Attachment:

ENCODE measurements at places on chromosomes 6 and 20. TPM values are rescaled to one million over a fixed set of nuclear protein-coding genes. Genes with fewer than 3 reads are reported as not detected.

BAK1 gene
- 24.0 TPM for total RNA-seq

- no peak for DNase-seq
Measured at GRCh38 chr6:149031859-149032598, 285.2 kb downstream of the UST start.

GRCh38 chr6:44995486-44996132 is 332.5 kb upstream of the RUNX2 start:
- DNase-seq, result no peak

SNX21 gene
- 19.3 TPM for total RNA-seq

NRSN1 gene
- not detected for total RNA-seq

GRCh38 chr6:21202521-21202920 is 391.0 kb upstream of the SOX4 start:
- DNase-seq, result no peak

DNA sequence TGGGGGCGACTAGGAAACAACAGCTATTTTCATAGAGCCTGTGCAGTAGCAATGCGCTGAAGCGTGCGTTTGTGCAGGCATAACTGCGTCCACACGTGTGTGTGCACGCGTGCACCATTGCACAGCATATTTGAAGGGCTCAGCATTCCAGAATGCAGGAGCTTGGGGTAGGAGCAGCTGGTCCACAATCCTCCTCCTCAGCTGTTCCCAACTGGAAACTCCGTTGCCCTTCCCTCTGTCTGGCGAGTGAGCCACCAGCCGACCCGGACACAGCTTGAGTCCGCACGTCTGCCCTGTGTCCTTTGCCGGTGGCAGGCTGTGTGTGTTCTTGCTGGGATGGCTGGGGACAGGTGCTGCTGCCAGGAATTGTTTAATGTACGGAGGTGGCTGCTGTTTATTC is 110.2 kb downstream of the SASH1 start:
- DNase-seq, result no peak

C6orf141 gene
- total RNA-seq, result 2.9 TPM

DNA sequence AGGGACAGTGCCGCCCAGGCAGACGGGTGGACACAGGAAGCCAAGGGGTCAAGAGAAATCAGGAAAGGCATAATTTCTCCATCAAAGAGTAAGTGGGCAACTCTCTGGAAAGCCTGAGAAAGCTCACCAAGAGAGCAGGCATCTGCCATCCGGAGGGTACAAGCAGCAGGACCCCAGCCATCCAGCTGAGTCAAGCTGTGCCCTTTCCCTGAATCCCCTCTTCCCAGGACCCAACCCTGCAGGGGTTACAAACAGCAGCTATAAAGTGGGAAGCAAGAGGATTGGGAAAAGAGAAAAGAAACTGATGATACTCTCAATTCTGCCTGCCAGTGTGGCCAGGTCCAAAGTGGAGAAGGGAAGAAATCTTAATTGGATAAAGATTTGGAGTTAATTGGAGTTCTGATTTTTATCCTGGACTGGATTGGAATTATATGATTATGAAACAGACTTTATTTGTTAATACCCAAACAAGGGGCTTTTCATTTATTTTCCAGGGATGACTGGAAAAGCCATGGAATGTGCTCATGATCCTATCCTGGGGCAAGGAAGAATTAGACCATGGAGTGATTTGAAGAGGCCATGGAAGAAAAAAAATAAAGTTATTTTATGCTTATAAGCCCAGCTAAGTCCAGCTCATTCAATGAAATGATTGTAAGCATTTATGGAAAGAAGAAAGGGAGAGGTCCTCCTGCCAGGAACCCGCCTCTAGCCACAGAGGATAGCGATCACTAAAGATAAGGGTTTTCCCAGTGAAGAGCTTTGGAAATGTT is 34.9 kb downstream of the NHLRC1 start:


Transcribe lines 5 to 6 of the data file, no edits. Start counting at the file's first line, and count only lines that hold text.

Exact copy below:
Measured at GRCh38 chr6:149031859-149032598, 285.2 kb downstream of the UST start.

GRCh38 chr6:44995486-44996132 is 332.5 kb upstream of the RUNX2 start: